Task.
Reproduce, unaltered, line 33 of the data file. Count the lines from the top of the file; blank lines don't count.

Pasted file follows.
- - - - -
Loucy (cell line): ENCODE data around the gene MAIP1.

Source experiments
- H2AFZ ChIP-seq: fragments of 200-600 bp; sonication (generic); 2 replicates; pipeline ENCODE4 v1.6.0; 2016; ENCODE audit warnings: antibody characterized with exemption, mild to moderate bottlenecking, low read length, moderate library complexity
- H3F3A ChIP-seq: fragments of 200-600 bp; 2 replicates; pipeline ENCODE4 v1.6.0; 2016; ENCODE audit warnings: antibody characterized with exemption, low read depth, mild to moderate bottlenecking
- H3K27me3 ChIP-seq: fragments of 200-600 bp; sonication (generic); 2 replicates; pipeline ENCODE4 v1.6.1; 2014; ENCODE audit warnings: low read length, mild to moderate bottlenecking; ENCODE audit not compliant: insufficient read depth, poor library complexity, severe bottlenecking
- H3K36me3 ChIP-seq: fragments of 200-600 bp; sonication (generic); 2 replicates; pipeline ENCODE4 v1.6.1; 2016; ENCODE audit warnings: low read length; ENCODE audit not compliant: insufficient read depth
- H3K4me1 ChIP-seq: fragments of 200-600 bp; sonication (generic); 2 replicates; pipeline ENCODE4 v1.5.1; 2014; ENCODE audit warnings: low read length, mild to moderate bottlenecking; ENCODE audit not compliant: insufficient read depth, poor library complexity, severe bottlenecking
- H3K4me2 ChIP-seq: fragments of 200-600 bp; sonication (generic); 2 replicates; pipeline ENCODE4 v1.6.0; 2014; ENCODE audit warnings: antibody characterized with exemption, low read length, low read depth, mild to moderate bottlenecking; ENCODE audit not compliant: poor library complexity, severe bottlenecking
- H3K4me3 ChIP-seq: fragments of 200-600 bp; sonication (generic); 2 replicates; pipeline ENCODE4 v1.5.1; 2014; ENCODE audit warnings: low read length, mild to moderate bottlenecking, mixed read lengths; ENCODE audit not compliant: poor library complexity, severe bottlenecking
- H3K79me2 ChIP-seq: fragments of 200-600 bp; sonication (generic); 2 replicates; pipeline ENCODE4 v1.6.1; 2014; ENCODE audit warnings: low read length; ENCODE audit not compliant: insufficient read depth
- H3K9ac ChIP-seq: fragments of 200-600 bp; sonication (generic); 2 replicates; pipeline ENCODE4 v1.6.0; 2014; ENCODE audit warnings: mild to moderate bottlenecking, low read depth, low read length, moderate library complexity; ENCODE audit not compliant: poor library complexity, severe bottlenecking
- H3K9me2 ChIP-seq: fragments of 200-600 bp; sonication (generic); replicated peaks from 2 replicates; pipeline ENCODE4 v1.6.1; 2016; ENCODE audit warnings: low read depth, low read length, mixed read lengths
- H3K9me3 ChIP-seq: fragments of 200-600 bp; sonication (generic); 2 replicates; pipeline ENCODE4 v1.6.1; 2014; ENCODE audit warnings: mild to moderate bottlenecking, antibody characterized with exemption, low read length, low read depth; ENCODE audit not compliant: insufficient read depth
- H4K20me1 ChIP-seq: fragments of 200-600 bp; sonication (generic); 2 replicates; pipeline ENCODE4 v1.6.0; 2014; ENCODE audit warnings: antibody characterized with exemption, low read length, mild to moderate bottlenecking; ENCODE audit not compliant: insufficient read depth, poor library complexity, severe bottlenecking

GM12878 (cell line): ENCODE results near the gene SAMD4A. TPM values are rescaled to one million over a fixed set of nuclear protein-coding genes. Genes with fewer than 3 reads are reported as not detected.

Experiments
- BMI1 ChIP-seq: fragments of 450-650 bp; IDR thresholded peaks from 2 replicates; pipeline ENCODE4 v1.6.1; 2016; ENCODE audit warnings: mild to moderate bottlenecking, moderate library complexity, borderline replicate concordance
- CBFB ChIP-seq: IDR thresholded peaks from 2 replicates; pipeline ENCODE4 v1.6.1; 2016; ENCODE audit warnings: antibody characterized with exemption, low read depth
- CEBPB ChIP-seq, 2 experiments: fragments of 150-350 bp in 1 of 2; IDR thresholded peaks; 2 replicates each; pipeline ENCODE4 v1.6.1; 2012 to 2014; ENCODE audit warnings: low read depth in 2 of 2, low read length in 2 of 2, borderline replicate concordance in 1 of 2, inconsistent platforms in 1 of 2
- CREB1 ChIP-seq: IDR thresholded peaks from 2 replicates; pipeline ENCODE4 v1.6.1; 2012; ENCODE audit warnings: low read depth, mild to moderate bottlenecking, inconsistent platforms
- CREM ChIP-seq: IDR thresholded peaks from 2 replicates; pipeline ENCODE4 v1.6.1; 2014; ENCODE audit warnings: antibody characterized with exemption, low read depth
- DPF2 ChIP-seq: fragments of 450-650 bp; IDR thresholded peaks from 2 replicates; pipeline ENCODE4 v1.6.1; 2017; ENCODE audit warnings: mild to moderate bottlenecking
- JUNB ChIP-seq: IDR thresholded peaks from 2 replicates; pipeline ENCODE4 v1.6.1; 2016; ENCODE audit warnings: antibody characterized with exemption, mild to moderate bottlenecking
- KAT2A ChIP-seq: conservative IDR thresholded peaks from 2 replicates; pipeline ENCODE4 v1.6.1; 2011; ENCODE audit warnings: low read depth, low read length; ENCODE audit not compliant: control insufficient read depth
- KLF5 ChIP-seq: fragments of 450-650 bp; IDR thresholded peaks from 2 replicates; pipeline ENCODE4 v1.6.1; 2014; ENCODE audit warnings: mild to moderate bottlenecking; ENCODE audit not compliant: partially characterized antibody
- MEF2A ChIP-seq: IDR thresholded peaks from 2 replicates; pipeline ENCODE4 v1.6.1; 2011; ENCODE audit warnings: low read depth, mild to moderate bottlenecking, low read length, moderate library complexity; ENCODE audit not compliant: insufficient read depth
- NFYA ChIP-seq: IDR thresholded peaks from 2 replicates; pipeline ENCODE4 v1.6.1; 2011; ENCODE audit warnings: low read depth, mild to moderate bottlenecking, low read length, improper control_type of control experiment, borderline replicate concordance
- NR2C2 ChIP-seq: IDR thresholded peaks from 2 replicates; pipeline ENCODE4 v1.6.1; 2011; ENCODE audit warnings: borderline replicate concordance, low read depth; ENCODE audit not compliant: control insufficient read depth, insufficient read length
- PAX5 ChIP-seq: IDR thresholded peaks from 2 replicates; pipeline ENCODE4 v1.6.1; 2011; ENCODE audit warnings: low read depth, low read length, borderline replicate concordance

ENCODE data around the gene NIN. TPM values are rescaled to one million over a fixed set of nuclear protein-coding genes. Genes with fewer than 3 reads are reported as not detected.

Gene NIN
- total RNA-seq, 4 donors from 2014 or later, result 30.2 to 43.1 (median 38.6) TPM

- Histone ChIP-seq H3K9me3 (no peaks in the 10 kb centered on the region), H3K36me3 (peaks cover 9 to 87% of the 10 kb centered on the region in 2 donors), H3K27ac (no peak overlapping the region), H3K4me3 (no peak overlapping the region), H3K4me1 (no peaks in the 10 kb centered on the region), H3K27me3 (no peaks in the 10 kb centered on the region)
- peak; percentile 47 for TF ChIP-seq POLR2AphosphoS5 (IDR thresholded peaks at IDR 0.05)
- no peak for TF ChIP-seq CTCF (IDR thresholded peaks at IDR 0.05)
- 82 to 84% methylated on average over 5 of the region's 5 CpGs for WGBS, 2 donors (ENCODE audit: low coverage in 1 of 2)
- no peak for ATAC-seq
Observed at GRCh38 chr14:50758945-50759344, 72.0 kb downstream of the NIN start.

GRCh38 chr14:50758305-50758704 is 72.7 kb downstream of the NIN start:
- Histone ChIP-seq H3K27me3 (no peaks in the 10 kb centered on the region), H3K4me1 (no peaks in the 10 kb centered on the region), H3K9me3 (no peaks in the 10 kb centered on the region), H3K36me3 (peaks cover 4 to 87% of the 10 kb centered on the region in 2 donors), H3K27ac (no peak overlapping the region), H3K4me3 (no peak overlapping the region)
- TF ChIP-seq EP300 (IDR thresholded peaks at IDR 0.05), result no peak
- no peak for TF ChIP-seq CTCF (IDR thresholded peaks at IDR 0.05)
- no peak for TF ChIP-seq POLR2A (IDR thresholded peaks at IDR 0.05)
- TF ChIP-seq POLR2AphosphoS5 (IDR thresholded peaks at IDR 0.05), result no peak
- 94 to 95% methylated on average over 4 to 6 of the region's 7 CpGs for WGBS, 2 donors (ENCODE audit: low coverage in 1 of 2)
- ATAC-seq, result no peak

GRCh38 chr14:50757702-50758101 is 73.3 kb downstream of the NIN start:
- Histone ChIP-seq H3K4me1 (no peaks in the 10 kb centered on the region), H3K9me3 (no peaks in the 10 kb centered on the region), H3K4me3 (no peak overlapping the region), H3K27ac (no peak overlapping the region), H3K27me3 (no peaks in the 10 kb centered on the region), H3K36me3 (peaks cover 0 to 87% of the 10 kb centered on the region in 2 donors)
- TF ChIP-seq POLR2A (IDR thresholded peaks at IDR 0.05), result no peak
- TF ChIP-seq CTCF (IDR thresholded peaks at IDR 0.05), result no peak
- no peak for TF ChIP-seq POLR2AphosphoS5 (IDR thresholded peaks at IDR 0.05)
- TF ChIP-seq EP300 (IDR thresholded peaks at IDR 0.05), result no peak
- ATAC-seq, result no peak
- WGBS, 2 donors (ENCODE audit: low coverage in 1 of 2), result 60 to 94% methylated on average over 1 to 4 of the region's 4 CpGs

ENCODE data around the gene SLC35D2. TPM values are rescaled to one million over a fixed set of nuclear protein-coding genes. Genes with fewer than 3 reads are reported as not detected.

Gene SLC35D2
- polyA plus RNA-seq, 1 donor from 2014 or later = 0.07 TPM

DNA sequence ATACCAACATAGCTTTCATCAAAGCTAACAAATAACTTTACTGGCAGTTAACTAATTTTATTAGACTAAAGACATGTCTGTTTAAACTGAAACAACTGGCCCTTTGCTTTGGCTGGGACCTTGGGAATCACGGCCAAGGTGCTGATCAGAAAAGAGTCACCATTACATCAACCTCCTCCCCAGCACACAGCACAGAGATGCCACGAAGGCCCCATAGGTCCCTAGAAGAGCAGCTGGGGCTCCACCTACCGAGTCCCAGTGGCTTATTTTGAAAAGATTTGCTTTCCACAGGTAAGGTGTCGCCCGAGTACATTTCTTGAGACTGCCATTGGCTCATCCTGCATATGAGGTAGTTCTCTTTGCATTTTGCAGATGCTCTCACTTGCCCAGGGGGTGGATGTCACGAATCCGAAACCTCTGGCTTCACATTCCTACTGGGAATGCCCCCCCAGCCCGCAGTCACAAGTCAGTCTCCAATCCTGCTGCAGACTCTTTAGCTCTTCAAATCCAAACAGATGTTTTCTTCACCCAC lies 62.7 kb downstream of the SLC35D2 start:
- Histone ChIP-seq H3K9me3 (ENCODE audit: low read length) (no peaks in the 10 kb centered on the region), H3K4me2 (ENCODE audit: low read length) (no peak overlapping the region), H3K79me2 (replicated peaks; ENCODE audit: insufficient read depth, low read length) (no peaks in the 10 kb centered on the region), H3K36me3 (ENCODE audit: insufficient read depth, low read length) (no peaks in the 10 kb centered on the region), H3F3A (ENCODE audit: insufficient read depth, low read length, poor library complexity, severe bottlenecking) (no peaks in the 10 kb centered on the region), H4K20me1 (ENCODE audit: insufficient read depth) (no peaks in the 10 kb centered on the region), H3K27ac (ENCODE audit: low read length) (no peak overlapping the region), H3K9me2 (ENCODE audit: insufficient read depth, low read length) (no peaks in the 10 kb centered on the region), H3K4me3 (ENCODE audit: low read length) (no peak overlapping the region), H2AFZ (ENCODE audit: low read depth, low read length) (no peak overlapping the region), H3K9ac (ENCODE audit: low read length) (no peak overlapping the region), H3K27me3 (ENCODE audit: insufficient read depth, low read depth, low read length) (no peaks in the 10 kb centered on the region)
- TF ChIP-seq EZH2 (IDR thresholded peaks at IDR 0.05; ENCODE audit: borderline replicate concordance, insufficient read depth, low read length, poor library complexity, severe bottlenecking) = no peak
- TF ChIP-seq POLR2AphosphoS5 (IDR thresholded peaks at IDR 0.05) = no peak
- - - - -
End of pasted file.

- Histone ChIP-seq H3K9me3 (no peaks in the 10 kb centered on the region), H3K36me3 (peaks cover 9 to 87% of the 10 kb centered on the region in 2 donors), H3K27ac (no peak overlapping the region), H3K4me3 (no peak overlapping the region), H3K4me1 (no peaks in the 10 kb centered on the region), H3K27me3 (no peaks in the 10 kb centered on the region)